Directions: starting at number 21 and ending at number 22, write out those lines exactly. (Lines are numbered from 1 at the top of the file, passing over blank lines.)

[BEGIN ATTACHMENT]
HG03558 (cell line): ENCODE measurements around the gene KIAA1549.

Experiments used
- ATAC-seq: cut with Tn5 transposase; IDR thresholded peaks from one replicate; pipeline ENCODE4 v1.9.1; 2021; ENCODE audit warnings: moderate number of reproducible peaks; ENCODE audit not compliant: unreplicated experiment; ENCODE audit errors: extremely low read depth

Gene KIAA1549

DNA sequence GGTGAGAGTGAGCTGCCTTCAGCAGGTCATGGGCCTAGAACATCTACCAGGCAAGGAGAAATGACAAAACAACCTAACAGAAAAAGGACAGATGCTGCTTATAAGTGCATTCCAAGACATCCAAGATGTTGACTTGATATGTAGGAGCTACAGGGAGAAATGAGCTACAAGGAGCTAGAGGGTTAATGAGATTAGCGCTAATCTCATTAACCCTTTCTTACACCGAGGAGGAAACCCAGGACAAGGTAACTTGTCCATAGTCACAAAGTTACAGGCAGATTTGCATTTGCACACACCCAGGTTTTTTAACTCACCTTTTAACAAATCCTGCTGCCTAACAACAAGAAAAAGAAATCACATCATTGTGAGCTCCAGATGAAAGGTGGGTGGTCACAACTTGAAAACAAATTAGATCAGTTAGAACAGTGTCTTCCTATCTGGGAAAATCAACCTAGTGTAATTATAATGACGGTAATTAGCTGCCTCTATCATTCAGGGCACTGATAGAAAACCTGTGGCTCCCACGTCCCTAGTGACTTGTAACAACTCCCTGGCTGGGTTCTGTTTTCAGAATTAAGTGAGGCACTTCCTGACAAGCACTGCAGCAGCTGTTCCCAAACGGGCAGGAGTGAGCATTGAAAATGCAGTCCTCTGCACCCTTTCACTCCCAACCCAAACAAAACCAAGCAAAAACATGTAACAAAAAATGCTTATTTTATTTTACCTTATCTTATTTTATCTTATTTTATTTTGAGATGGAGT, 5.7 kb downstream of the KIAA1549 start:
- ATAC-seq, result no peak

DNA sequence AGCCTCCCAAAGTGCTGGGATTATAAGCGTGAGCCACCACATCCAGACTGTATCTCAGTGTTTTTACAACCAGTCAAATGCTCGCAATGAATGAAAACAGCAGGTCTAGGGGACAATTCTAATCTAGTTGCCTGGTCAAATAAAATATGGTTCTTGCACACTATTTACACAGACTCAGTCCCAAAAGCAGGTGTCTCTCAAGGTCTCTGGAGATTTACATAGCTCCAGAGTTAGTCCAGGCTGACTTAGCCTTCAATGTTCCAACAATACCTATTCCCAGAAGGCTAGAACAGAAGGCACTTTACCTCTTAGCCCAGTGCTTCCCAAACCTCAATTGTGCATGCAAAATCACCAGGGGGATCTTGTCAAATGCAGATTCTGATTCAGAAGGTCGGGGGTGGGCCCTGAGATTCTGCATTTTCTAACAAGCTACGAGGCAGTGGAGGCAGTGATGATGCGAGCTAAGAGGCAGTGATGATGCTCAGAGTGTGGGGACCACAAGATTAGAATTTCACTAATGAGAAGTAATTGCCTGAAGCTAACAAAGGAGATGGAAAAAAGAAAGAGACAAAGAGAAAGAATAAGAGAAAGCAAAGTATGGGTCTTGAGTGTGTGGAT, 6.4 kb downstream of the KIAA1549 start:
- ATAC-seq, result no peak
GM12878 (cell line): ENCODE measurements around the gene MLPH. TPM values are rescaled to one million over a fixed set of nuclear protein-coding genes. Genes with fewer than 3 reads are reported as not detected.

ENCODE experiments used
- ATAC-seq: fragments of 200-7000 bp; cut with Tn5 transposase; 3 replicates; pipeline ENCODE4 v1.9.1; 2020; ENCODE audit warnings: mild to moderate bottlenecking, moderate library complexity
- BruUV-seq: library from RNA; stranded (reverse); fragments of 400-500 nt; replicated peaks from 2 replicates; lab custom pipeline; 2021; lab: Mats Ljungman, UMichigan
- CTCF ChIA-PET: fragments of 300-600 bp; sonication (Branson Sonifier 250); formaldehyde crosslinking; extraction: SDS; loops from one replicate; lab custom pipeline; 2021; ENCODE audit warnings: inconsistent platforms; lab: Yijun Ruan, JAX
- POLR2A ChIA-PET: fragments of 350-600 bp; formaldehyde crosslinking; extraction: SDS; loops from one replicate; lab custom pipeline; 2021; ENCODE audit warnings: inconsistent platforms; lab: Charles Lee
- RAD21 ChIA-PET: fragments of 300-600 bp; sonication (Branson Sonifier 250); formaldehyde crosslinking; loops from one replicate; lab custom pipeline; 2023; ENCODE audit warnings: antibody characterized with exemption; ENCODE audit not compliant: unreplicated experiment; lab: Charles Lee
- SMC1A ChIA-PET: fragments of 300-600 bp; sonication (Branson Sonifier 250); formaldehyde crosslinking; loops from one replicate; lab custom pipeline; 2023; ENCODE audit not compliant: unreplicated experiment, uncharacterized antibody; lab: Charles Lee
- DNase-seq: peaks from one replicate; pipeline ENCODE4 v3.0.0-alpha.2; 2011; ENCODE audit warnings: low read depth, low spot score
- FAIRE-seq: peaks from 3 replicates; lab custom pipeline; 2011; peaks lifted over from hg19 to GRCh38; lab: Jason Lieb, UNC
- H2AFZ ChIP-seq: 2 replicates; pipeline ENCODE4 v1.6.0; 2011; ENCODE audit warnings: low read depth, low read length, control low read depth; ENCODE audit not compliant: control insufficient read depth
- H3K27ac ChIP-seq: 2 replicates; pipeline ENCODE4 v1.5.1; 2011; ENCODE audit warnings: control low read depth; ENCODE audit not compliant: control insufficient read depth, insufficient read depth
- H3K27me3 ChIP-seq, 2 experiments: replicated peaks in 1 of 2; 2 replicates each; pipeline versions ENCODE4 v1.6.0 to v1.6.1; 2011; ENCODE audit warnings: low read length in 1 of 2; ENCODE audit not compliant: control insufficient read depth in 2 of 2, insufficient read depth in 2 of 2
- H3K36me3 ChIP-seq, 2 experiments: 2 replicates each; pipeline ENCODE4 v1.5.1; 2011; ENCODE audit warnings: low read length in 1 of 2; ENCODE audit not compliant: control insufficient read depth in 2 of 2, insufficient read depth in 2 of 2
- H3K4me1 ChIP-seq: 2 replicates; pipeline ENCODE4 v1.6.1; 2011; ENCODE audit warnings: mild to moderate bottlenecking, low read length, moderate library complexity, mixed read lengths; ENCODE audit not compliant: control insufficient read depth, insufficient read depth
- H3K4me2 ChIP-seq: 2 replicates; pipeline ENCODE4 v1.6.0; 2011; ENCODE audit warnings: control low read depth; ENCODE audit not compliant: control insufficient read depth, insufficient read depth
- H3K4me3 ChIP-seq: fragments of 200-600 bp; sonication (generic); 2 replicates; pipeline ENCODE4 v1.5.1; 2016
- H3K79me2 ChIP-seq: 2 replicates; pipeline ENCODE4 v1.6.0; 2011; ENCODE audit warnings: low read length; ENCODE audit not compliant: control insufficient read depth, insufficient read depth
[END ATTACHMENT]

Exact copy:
- H3K27me3 ChIP-seq, 2 experiments: replicated peaks in 1 of 2; 2 replicates each; pipeline versions ENCODE4 v1.6.0 to v1.6.1; 2011; ENCODE audit warnings: low read length in 1 of 2; ENCODE audit not compliant: control insufficient read depth in 2 of 2, insufficient read depth in 2 of 2
- H3K36me3 ChIP-seq, 2 experiments: 2 replicates each; pipeline ENCODE4 v1.5.1; 2011; ENCODE audit warnings: low read length in 1 of 2; ENCODE audit not compliant: control insufficient read depth in 2 of 2, insufficient read depth in 2 of 2